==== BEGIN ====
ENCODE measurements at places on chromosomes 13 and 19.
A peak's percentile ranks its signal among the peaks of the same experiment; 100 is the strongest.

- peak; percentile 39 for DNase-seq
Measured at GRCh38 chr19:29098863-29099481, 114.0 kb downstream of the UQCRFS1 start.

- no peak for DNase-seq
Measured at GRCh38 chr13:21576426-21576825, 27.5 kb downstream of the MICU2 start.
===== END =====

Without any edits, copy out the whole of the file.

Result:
ENCODE measurements at places on chromosomes 13 and 19.
A peak's percentile ranks its signal among the peaks of the same experiment; 100 is the strongest.

- peak; percentile 39 for DNase-seq
Measured at GRCh38 chr19:29098863-29099481, 114.0 kb downstream of the UQCRFS1 start.

- no peak for DNase-seq
Measured at GRCh38 chr13:21576426-21576825, 27.5 kb downstream of the MICU2 start.